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Homework Help: Please help how do i go about solving this?

  1. Feb 6, 2005 #1
    please help how do i go about solving this??

    undefinedundefinedundefined
    A jogger runs in a straight line with an average
    velocity of 4:7 m/s for 5.1 min, and then with
    an average velocity of 4.1 m/s for 3 min.
    What is her total displacement? Answer in
    units of meters
     
  2. jcsd
  3. Feb 6, 2005 #2
    use the formula:
    [tex]d = V_{average}t[/tex]
     
  4. Feb 6, 2005 #3
    and then I subtract the two to find the final displacement
     
  5. Feb 6, 2005 #4

    dextercioby

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    No,you have to add the 2 distances.

    Daniel.
     
  6. Feb 6, 2005 #5
    Well, it all depends what the direction is. If he runs in the same direction both times, you have to add the 2 displacements to find the total displacement.
     
  7. Feb 6, 2005 #6
    thanks dude
     
  8. Feb 6, 2005 #7

    dextercioby

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    Even if the runs in the opposite direction on the second time interval,the TOTAL distance would still be gotten by adding the 2.

    Daniel.
     
  9. Feb 6, 2005 #8
    Aren't the words "distance travelled" and "displacement" different. I though displacement meant distance and direction from the original starting point.
     
  10. Feb 6, 2005 #9
    for the same question, to get the avg. velocity during the time what should i do? i know it is not just to add the 2 velocities given and divide by 2
     
  11. Feb 6, 2005 #10
    Average velocity is total distance divided by total time.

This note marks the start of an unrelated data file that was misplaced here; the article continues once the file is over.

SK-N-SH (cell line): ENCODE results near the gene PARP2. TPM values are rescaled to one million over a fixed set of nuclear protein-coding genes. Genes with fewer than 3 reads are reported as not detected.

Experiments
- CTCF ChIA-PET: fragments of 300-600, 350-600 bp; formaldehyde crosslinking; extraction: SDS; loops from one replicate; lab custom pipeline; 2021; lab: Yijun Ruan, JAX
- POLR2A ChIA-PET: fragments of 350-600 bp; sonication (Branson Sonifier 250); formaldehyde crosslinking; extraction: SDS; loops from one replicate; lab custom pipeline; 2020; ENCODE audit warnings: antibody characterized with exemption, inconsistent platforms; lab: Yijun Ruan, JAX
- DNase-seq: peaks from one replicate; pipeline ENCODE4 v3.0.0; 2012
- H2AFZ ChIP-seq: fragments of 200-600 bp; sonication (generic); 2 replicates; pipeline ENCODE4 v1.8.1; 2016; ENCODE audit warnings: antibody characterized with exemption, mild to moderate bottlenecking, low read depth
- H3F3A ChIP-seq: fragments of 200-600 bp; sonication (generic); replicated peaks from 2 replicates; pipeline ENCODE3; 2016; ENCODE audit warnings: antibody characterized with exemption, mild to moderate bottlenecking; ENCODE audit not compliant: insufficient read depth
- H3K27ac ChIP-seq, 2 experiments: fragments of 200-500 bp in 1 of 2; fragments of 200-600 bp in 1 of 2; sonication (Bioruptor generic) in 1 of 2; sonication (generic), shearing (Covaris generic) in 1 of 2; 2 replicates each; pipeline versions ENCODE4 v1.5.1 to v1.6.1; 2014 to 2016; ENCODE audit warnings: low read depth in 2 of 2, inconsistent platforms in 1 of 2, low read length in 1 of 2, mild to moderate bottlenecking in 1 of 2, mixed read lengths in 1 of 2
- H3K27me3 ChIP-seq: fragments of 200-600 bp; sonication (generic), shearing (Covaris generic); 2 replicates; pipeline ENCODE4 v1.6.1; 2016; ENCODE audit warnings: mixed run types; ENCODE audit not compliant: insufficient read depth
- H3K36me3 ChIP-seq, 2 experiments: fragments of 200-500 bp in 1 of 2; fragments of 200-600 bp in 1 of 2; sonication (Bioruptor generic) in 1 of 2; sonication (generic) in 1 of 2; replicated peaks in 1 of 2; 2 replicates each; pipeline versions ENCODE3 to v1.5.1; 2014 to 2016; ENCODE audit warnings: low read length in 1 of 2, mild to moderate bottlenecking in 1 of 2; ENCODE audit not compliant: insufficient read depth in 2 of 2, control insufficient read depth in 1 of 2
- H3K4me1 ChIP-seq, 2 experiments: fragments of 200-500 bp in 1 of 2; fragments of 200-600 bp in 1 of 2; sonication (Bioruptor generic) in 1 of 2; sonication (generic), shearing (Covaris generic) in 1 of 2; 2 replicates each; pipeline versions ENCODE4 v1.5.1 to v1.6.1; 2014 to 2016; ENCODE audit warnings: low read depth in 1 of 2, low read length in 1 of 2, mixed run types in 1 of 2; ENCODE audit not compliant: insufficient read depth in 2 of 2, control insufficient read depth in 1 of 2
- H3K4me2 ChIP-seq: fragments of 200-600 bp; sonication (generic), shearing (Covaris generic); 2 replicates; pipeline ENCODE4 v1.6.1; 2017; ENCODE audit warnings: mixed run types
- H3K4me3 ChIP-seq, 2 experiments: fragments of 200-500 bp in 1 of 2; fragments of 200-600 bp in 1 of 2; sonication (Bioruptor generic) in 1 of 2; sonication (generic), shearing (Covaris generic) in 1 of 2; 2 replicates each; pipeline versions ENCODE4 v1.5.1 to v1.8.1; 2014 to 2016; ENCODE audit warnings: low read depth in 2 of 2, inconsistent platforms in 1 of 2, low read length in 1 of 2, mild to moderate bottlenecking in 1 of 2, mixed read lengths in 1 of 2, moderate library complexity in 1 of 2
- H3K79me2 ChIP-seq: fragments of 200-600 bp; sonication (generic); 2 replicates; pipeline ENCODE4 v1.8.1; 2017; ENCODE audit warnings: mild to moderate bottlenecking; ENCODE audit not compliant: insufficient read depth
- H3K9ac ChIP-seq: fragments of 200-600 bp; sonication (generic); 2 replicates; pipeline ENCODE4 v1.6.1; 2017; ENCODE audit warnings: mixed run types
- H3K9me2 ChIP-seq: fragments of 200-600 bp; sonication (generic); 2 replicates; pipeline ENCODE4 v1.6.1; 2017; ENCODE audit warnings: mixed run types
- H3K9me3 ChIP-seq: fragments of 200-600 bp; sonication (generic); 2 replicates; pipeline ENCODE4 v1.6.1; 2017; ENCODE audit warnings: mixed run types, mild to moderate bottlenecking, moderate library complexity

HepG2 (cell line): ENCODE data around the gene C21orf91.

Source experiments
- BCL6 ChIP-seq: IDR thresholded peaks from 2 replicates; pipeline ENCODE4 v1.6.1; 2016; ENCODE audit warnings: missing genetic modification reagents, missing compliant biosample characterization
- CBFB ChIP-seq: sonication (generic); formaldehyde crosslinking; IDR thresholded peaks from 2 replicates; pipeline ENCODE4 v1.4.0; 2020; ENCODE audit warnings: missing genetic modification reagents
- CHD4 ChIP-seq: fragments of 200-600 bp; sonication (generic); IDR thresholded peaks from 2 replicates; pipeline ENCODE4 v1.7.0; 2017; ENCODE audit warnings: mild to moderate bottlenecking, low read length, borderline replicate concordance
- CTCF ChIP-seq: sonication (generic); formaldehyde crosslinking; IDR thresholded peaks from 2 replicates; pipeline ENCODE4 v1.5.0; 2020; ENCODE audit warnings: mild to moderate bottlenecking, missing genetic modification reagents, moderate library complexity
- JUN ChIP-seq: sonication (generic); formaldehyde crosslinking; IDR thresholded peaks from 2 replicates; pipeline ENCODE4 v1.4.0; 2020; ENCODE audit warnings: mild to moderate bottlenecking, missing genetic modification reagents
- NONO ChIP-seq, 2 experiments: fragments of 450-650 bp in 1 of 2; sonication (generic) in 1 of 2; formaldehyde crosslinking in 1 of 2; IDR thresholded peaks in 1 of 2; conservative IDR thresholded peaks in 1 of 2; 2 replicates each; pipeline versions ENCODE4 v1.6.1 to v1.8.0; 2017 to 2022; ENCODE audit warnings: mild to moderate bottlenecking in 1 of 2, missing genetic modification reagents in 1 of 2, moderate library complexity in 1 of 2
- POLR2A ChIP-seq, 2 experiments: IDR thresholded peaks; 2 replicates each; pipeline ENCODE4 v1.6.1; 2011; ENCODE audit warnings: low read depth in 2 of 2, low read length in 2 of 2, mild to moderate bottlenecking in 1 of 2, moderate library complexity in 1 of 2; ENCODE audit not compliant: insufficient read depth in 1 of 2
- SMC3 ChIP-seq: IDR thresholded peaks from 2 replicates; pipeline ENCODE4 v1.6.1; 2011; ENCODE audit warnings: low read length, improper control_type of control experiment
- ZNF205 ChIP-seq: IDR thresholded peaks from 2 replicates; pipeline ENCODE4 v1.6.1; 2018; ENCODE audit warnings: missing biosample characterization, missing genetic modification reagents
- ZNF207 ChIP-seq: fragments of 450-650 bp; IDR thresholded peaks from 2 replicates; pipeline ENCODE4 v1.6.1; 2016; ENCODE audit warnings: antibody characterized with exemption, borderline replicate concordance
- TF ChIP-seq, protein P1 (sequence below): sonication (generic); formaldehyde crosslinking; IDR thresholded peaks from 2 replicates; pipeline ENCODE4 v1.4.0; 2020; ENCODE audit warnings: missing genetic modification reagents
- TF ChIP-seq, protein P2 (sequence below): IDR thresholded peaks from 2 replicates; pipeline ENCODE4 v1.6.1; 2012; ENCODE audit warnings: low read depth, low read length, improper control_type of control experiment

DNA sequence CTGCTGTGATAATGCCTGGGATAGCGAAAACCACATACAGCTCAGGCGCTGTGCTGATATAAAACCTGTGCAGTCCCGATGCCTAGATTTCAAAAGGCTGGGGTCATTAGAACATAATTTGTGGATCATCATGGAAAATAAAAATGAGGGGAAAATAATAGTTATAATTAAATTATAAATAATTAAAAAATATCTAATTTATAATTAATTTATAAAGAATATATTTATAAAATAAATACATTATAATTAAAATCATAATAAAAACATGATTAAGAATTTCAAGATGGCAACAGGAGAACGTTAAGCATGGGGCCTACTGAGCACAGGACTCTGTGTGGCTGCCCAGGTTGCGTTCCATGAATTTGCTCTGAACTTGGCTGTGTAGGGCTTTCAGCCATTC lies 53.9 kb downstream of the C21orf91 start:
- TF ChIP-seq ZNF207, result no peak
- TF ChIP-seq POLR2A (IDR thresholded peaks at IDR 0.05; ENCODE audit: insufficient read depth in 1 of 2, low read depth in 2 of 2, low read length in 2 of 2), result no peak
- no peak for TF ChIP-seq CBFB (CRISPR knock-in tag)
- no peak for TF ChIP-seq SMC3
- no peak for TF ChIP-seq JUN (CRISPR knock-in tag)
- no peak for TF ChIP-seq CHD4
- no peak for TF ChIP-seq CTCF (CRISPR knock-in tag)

12. Feb 6, 2005 #11

    dextercioby

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    I think that u've given yourself the answer. :wink: Besides,since in the problem we're not given the directions (so that we would think it as a vector projection problem),it's natural to assume the simpler version,which is what the teacher would want,right...? :wink: :tongue2: :biggrin:

    Daniel.
     
  13. Feb 6, 2005 #12
    new question

    A 500-kilogram sports car accelerates uni-
    formly from rest, reaching a speed of 30 me-
    ters per second in 6 seconds.
    During the 6 seconds, the car has traveled
    a distance of how many meters??

    i got 180m is that correct?
    i used : distance = avg. velocity * change in time
    = (30m.s) * 6
    = 180m
     
    Last edited: Feb 6, 2005
  14. Feb 6, 2005 #13
    ha ha, very funny :wink: :biggrin: :tongue:
     
  15. Feb 6, 2005 #14

    dextercioby

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    Check your numbers again...

    Daniel.
     
  16. Feb 6, 2005 #15
    Careful... 30m/s is not the average velocity, but rather the final velocity. Remember, average velocity is total displacement divided by the total time, or in this case (if a is constant),
    [tex]\frac{V_i + V_f}{2} = \frac{0+30m/s}{2}[/tex]
     
  17. Feb 6, 2005 #16

    where did u get the 2 from???
     
  18. Feb 6, 2005 #17
    Isn't the average the sum of the 2 velocities divided by 2? In this case, the displacement would be: [tex]d = V_{ave}t[/tex]
     
  19. Feb 6, 2005 #18

    dextercioby

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    Kay,guys,let's leave side talks and refer to the initial problem ...

    Daniel.
     
  20. Feb 6, 2005 #19
    your saying I take 30m/s and divide it by 2?? that is not right either.
     
  21. Feb 6, 2005 #20
    I's not "side talking". I'm referring to the "new question". Here, average velocity IS involved in finding the distance.

    Anyways, gotta go. I hope I didn't irritate you too much Daniel :biggrin:
     
  22. Feb 6, 2005 #21
    You take the 30 m/s, divide it by 2, and multiply it by the time to get the distance.
     
  23. Feb 6, 2005 #22

    dextercioby

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    Do you know Galileo Galilei's formula for uniformly accelerated motion...??

    Daniel.
     
  24. Feb 6, 2005 #23

    dextercioby

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    Christinono,your method is equivalent to the one i suggested...Let's leave the OP to decide which is better for him to use.
    Daniel.
     
  25. Feb 6, 2005 #24
    galelio

    yes, those are the four different eq'ns
     
  26. Feb 6, 2005 #25

    dextercioby

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    Nope,it's only one.

    [tex]v_{fin}^{2}=v_{init}^{2}+2ad [/tex]

    Daniel.
     
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